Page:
Of the nearly 108,000 deer harvested in Iowa last year, more than 59,000 came from the shotgun seasons. Weather played a factor last year as thousands of hunters switched their licenses from first season to second to avoid a winter storm.
Iowa hunters have more opportunity to pursue deer this year as the DNR has increased the number of county specific antlerless deer licenses available in 20 counties. The DNR also expanded the January antlerless season beyond Allamakee, Clayton, Wayne and Appanoose counties to include Winneshiek County. Each of the five participating counties still have antlerless licenses available: Allamakee 2,900 licenses; Clayton 1,700 licenses; Wayne 1,800 licenses; Appanoose 1,600 licenses; and Winneshiek 1,700 licenses. The January antlerless season includes the option of using a centerfire rifle .24 caliber and larger as a legal method of take.
Chronic wasting disease
“We’re encouraging our hunters that if they harvest a deer, to provide a tissue sample that can be tested for chronic wasting disease,” Harms said. “Hunters are key to us reaching our sample goals – which gives us the data to monitor for this disease.”
The DNR has a goal of collecting more than 6,500 samples from across the state with the majority coming from counties along the Upper Mississippi River, the Missouri River and in central Iowa along the Missouri border.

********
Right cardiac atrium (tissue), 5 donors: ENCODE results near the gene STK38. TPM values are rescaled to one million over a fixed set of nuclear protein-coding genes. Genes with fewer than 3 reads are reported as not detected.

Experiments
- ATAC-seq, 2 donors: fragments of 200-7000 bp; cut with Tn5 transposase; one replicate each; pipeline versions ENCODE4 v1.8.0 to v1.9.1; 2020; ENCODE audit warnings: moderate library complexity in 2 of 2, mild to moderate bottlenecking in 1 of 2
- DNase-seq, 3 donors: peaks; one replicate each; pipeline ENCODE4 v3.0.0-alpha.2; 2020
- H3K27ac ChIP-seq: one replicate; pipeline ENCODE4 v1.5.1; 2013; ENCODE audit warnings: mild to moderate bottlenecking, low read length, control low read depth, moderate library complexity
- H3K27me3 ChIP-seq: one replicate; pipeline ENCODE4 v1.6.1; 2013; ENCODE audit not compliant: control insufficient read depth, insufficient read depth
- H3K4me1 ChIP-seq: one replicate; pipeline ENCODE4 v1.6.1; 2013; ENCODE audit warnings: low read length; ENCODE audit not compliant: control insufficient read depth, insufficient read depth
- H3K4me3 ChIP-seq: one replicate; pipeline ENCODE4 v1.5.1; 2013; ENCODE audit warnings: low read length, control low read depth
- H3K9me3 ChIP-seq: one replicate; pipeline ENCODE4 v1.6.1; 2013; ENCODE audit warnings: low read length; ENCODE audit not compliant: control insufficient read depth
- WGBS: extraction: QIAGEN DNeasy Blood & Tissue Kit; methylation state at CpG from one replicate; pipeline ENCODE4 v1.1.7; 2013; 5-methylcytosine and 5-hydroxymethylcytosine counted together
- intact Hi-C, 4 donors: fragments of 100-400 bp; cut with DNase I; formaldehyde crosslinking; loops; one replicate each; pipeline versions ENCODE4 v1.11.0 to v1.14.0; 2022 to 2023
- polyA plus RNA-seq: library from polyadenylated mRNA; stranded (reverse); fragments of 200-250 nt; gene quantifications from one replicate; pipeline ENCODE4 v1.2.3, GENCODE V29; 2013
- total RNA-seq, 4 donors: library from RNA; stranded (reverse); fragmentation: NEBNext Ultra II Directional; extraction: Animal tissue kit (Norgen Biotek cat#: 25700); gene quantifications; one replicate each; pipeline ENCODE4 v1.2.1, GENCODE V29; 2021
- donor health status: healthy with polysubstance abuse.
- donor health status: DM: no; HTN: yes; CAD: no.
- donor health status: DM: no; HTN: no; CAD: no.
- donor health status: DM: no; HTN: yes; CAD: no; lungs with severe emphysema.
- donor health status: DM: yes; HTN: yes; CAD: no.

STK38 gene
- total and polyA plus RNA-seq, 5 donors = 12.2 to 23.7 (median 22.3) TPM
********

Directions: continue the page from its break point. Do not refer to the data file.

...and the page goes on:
There are also four special deer management zones each with a quota of antlerless deer tags available to hunters interested in helping collect tissue samples in the area around where a deer tested positive for the always fatal disease. These licenses come with a few additional requirements – hunters must provide a tissue sample and they must hunt within the specified area. Maps are available in the hunting regulations or online at https://www.iowadnr.gov/Hunting/Deer-Hunting/Deer-Disease-Information.
Help Us Stop Hunger
Hunters who want to harvest more deer but don’t have the freezer space are encouraged to consider donating the deer to the HUSH (Help Us Stop Hunger) program, Harms said.
“HUSH is a great program supported by the DNR and the Food Bank of Iowa that provides high quality lean protein to our neighbors in need,” Harms said.
Last year, hunters donated around 4,000 deer which resulted in an estimated 600,000 meals. Any legally harvested deer may be taken to participating locker who will process the deer into two-pound packages of ground deer. There is no fee to the hunter, but Harms suggested they contact the locker before they harvest the deer to see if there are any additional instructions. A list of participating lockers is available at www.iowahush.com